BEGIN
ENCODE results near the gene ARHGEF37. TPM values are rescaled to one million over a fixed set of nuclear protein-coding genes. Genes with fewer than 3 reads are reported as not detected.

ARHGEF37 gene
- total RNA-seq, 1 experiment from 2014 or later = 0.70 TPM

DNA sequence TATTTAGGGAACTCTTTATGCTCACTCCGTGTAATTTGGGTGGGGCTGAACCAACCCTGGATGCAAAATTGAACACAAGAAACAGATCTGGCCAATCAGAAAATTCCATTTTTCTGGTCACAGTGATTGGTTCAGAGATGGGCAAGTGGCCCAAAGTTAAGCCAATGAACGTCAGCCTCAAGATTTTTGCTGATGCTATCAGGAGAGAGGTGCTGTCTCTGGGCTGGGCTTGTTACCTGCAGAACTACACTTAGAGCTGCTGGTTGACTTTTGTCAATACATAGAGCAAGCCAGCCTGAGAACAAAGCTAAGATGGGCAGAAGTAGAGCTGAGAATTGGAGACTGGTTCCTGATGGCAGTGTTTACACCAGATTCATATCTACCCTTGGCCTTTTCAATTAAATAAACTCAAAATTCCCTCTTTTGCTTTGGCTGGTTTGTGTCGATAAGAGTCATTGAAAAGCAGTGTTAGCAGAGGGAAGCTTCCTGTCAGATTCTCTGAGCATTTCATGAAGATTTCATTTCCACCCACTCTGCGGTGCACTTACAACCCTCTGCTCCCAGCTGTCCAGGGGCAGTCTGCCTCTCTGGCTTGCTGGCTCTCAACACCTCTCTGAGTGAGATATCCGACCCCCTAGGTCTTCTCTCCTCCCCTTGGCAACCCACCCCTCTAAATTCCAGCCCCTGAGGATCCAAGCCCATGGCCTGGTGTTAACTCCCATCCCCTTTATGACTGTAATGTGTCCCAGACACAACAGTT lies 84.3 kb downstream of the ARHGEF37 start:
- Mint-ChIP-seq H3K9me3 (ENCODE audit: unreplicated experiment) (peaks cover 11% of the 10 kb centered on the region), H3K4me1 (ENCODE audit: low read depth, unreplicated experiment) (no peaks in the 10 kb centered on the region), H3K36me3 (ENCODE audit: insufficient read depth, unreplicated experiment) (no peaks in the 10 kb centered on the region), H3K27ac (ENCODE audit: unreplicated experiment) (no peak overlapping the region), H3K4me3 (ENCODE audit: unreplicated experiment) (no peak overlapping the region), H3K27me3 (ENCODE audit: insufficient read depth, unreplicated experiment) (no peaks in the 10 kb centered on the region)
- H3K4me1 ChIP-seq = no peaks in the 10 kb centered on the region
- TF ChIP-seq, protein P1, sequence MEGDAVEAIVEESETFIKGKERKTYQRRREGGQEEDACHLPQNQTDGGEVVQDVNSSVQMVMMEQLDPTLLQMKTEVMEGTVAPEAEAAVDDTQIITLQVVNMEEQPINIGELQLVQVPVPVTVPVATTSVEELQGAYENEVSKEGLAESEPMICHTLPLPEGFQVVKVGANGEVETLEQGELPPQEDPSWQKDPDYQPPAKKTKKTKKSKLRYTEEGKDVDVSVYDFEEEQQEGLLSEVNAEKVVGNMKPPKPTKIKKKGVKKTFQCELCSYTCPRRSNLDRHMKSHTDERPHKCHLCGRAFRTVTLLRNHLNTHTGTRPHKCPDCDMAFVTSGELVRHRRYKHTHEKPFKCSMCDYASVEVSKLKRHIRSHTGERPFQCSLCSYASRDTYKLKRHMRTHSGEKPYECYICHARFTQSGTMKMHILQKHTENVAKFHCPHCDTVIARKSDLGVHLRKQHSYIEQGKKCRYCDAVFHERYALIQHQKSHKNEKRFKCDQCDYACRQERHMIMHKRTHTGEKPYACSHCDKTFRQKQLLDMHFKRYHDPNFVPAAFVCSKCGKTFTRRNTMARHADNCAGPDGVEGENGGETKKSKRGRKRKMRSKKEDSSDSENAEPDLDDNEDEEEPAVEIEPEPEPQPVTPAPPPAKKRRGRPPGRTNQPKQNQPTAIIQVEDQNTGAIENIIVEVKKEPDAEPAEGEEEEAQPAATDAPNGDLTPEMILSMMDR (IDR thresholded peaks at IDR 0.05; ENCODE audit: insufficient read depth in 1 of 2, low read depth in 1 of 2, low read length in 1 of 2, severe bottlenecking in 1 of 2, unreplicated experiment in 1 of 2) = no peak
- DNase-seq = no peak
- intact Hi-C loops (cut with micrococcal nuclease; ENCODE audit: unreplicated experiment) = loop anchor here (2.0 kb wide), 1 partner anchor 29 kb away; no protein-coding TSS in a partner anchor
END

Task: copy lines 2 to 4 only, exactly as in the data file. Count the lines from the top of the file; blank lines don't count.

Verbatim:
ARHGEF37 gene
- total RNA-seq, 1 experiment from 2014 or later = 0.70 TPM

DNA sequence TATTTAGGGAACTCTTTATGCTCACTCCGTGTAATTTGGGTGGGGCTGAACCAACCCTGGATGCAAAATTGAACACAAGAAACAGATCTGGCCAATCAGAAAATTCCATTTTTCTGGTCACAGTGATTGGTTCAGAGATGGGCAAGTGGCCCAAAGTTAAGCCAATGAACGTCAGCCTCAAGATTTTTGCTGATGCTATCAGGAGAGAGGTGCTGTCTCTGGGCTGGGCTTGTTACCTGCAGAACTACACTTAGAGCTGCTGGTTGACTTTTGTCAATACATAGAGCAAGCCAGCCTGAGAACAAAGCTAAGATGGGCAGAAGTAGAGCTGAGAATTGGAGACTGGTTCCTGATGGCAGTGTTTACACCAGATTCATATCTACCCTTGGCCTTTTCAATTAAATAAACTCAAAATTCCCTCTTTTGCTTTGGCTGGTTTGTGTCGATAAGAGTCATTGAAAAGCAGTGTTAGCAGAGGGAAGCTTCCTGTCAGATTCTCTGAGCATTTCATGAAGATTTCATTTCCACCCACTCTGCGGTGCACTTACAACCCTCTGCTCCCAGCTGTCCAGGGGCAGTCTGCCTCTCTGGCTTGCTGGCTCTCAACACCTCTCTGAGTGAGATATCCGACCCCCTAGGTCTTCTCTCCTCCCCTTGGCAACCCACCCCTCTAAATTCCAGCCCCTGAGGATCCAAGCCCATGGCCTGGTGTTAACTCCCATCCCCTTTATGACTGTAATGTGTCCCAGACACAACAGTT lies 84.3 kb downstream of the ARHGEF37 start: